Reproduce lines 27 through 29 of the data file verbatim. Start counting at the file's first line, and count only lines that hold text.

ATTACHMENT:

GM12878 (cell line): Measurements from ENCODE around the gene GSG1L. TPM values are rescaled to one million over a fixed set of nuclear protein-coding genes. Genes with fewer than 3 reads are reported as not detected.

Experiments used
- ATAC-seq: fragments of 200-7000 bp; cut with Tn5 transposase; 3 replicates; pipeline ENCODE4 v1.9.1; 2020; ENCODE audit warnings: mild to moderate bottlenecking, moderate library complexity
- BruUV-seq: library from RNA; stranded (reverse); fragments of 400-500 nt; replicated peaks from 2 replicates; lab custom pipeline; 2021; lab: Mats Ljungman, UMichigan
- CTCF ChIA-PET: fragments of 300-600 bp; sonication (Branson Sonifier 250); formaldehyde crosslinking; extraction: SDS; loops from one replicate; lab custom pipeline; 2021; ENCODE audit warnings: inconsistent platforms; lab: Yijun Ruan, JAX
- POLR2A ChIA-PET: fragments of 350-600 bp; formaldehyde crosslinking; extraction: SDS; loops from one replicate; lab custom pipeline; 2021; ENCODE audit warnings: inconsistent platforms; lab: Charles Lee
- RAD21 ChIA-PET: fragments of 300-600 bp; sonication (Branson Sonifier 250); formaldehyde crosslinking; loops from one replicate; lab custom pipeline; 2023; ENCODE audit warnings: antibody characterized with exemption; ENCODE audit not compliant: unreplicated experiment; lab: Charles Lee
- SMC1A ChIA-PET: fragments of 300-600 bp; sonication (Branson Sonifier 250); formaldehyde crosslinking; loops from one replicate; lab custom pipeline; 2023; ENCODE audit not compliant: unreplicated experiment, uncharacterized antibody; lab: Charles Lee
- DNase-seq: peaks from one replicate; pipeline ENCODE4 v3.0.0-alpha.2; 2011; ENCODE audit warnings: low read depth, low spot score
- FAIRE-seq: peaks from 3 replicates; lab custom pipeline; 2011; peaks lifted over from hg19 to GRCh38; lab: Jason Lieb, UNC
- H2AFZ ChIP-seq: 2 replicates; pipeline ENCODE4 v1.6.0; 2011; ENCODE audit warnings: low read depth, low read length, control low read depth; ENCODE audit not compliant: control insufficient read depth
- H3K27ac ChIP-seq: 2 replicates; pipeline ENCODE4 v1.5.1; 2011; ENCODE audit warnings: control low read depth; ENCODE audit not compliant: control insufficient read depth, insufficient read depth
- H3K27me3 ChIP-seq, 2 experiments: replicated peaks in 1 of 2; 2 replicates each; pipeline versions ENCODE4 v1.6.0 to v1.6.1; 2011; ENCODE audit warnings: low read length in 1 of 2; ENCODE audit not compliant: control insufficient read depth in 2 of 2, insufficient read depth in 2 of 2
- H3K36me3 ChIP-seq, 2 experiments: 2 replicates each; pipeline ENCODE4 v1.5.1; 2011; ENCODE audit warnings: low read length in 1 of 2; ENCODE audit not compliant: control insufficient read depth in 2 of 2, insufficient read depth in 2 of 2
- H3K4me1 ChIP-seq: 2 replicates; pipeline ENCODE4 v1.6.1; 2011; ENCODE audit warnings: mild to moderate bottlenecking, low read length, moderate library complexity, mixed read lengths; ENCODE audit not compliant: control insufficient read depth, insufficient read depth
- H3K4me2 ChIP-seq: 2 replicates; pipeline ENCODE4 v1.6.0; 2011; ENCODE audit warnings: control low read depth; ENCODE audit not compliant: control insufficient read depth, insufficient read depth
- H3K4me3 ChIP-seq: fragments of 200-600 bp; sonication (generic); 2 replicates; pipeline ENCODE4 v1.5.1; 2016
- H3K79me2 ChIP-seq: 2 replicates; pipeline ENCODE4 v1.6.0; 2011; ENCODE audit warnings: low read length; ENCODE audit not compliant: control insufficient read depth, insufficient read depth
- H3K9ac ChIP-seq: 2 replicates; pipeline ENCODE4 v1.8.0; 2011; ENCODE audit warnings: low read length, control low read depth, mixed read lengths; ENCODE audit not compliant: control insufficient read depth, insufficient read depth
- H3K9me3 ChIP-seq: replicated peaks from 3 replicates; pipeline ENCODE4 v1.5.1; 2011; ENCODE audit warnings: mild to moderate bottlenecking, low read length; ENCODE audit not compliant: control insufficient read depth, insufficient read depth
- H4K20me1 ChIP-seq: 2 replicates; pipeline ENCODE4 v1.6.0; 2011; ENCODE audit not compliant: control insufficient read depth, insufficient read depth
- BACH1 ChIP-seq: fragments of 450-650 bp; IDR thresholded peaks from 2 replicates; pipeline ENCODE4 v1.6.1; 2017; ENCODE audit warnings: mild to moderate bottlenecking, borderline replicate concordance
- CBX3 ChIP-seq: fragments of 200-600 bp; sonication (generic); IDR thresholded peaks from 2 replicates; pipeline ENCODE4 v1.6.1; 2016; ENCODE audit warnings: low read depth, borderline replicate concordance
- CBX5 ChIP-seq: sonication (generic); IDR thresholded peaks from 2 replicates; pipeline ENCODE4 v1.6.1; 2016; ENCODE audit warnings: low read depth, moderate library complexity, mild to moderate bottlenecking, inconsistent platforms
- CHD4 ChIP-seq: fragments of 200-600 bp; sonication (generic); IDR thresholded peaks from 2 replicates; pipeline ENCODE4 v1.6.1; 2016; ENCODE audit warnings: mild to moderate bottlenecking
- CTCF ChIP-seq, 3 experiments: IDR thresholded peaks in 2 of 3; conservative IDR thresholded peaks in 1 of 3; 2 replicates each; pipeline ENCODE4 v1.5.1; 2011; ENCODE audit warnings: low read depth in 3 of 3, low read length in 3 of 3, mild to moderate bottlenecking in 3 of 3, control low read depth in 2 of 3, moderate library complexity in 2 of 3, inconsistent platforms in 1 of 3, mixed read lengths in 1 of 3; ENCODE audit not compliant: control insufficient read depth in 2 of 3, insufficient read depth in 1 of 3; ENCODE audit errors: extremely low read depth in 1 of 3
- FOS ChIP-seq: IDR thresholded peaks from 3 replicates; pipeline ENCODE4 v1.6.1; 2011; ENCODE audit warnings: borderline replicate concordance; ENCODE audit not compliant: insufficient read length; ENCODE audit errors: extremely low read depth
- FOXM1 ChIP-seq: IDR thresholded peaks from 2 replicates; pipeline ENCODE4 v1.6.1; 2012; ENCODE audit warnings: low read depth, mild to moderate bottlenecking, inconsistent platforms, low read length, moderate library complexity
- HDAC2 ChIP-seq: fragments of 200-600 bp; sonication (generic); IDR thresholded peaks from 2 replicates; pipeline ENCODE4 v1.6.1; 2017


- FOS ChIP-seq: IDR thresholded peaks from 3 replicates; pipeline ENCODE4 v1.6.1; 2011; ENCODE audit warnings: borderline replicate concordance; ENCODE audit not compliant: insufficient read length; ENCODE audit errors: extremely low read depth
- FOXM1 ChIP-seq: IDR thresholded peaks from 2 replicates; pipeline ENCODE4 v1.6.1; 2012; ENCODE audit warnings: low read depth, mild to moderate bottlenecking, inconsistent platforms, low read length, moderate library complexity
- HDAC2 ChIP-seq: fragments of 200-600 bp; sonication (generic); IDR thresholded peaks from 2 replicates; pipeline ENCODE4 v1.6.1; 2017